Price v. Garland. 45 F.4th 1059 (1st Cir. 2022) (cert Denied USSC No. 22-665. (2023))
In Price v. Garland, a documentary filmmaker named Gordon Price was charged with a misdemeanor for filming parts of a feature film on land administered by the National Park Service (NPS) without obtaining a permit and paying the required fee. The government later dismissed the charge. But Price continued his suit for declaratory and injunctive relief, arguing that the permit-and-fee requirements were “facially unconstitutional” under the First Amendment to the Constitution of the United States.
The trial court agreed and issued the requested relief holding that the permit-and-fee requirements do not satisfy the heightened scrutiny applicable to speech in a public forum. But a divided panel of the U.S. Court of Appeals for the D.C. Circuit disagreed, and overturned that decision , holding that regulation of filmmaking on government-controlled property is subject only to a “reasonableness” standard, even when the filmmaking is conducted in a public forum, and finding that the regulation in question is reasonable.
Last month, Price's appeal to the U.S. Supreme Court was rejected , leaving the appellate court's ruling to stand. So, it seems, in the 1st Circuit, at least, anyone can be fined and even jailed for commercial filming, regardless of the First Amendment.
What this means for content creators
That's right, anyone can be fined and jailed for commercial filming in government parks… even after-the-fact. Think about that. You take your family vacation to Yellowstone, Mt. Rushmore, or Yosemite, and you capture some beautiful video. Then, you post it on Youtube. If you monetize that video, it just became commercial., and you could be fined, penalized, or even jailed for violating the park service's fee-and-permit regulations. Same could happen if you capture a great still image and decide to offer it for sale via a stock-photo agency?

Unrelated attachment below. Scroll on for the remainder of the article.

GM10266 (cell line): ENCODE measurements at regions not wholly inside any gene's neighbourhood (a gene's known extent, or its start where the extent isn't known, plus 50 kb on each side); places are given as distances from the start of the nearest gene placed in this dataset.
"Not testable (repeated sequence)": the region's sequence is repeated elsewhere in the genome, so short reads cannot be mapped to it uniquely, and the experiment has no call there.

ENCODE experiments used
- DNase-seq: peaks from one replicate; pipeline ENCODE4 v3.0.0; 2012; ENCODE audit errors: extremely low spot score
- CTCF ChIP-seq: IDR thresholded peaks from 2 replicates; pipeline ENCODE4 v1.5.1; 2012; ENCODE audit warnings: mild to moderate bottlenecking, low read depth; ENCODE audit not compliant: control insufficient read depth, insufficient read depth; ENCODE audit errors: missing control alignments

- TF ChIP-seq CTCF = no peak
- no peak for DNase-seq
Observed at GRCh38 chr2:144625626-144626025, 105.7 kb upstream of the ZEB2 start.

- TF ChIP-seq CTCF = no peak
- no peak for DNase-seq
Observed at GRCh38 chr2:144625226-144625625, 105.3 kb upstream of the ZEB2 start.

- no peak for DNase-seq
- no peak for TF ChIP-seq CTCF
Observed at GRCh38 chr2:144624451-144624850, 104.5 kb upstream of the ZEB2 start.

Do a livestream on your monetized YouTube channel from inside the park? Bingo. You need a filming permit. And that costs.
Selling art-prints of your photos of El Capitan or Half Dome. Yup. (I'm talking to you, future Ansel Adams')
What to do
There are a few things we as creators can do to address this situation.
- Don't monetize your work. Ever. Period.
- Get the permits. (As understand it, the permit Price should've obtained would've cost $500 if obtained before filming… and there were penalties and interest tacked on later since he didn't).
- Write to your congressional representatives and ask them to address the situation.
Why/When Permits SHOULD be required
The whole reason these fee-and-permit regulations exist is ostensibly about managing federal park resources.. so that the public at large has access that's not encumbered or blocked by large-scale filming operations. It's true, a full-blown feature-film crew shooting in a national park involves hundreds of trucks, tons of equipment, and hundreds of people. In such situations, it's appropriate that the filmmakers pay for their exclusive use of the public resources, added security and supervision, etc. But when it's one person, a tripod and a camera? The regulation doesn't make sense.
Obviously, I think the 1st Circuit got this one wrong. Filmmaking IS speech – expressive activity that's protected by the 1st Amendment, and any regulation of such activity should be subject to elevated scrutiny to make sure it's not an undue burden on our fundamental freedoms.